The Nokia C5 is a defiantly old school phone strutting its stuff in an age where smartphones are becoming the norm. Read on to see whether or not the Nokia C5 can keep up with the kids.
What we like
Turning on the Nokia C5 for the first time is like stepping back in time – in a good way. If you’ve used a Nokia handset before or any mobile phone from the last ten years you’ll feel right at home with the Nokia C5.
The main menu screen comes with a number of shortcuts to many of the Nokia C5’s main features such as the camera and the text messaging.
You can assign your favourite contacts to a series of icons at the top of the screen, with pictures to these for added personalisation. Adding pictures from the gallery or from shots taken on the 3.2-megapixel camera is easy. Calendar and email widgets can also be set up on the Nokia C5’s homescreen.
A press of the Menu key on the left takes you through to the familiar 4 x 3 icon Symbian menu layout that we all know and love. From here you get access to a greater range of settings, features and apps.
Ovi Maps works nicely on the Nokia C5. Maps load quickly and are dislayed clearly with road names perfectly legible. Searching for locations takes virtually no time at all and neither does plotting a route.
The camera is fine for basic pictures of friends but isn’t by any means the best camera out there. There aren’t any effect options like negative or sepia but the C5 isn’t being sold on it’s imaging capabilities so we can overlook this.
You can easily sync tunes and playlists to the Nokia C5 via USB or load a selection of tracks to an SD card. The supplied 3.5mm headphones are pretty uncomfortable so we chose to use our own. There’s the usual selection of Nokia music presets (Classical, Jazz, Rock etc) and the ability to fiddle around with equaliser levels and save your own presets. Given that you can expand the memory by up to 16GB with a mircoSD card, the Nokia C5 could easily stand in as a replacement music player.
The keys of the numeric pad are large and depress nicely with a satisfying click. It’s easy to dial numbers and compose texts on and doesn’t feel uncomfortable. We found call quality to be fine even in areas of the office where we struggled to get signal.
We liked the mixture of smooth grey plastic and metal finishes on the Nokia C5. It’s lightweight but feels reassuringly sturdy and compact. The metal plate on battery cover is a nice touch and it put us in mind of that old favourite the Nokia 6300.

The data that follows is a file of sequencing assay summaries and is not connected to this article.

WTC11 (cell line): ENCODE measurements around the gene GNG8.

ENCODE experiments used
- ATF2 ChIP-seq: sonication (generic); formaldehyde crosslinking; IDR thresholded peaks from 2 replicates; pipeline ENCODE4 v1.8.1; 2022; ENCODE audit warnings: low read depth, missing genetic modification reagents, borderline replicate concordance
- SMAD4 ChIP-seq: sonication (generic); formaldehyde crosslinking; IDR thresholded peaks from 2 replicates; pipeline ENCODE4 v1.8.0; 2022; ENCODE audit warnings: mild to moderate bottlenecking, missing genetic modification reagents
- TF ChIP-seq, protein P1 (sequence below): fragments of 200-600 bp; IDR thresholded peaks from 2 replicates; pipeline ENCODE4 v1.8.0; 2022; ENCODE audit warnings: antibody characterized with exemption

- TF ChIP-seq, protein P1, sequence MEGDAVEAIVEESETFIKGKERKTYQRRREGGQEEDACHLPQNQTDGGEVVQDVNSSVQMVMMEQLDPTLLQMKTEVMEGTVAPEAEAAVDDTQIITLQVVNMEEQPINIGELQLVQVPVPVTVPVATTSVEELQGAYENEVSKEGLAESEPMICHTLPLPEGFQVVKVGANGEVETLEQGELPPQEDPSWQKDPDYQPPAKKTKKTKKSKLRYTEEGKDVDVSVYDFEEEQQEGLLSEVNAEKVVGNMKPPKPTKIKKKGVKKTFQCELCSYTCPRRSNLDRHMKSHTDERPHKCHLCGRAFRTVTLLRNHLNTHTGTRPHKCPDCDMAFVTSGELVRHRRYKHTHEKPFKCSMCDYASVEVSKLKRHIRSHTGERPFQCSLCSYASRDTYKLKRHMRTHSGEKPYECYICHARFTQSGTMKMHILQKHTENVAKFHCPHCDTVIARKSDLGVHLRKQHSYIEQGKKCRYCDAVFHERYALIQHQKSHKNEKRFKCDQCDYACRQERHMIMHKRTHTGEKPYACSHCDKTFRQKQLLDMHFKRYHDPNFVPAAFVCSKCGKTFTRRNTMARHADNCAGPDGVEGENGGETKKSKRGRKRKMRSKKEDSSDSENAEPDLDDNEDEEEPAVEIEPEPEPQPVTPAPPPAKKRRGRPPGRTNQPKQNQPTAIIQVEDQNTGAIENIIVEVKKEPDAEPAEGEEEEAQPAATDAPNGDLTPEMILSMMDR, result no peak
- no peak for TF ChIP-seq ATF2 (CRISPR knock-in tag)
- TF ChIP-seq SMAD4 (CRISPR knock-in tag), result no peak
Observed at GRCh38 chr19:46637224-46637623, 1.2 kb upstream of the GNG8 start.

What we don’t like
For all the old school nostaligia and instant familiarity, there were a few relics of the past we’d really wished Nokia had left behind.
Occasionally when you want to do something like edit the name of a contact or enter the name of a picture you’ve taken instead of offering you a straightforwards solution the Nokia C5 presents you with a maze-like series of menus.
Whilst you can customise the home screen with contacts and an email widget you can’t add shortcuts to any other apps that you might want to use, such as Facebook.
The small ‘c’ cancel button normally used for correcting typos is positioned awkwardly above the red end call/power off key. Accidentally pressing this when you’re editing a text message will see you catapulted back to the home screen. It’s also positioned beneath the right-hand context-sensitive menu key.
We often found ourselves accidentally closing down an application when really all we wanted to do was correct a mistake in a status update or message. Granted, this doesn’t happen all that often but once is more than enough, especially if you’re halfway through typing a particularly lengthy message.
The built in Facebook app is terrible. The text is small and cramped, profile pictures are virtually unrecognisable from their desktop equivalents. You get the impression that the experience might have been better on a bigger screen. Worst of all it’s really slow. Loading times are barely tolerable over 3G or Wi-Fi and it grinds to a halt on anything slower.
The Nokia C5 will more than satisfy those who want a basic, no nonsense phone to call and text on. The music player is good and you get a lot of potential storage for tracks but the antiquated warren-like menus will frustrate and the Facebook app will send social networkers into fits of rage.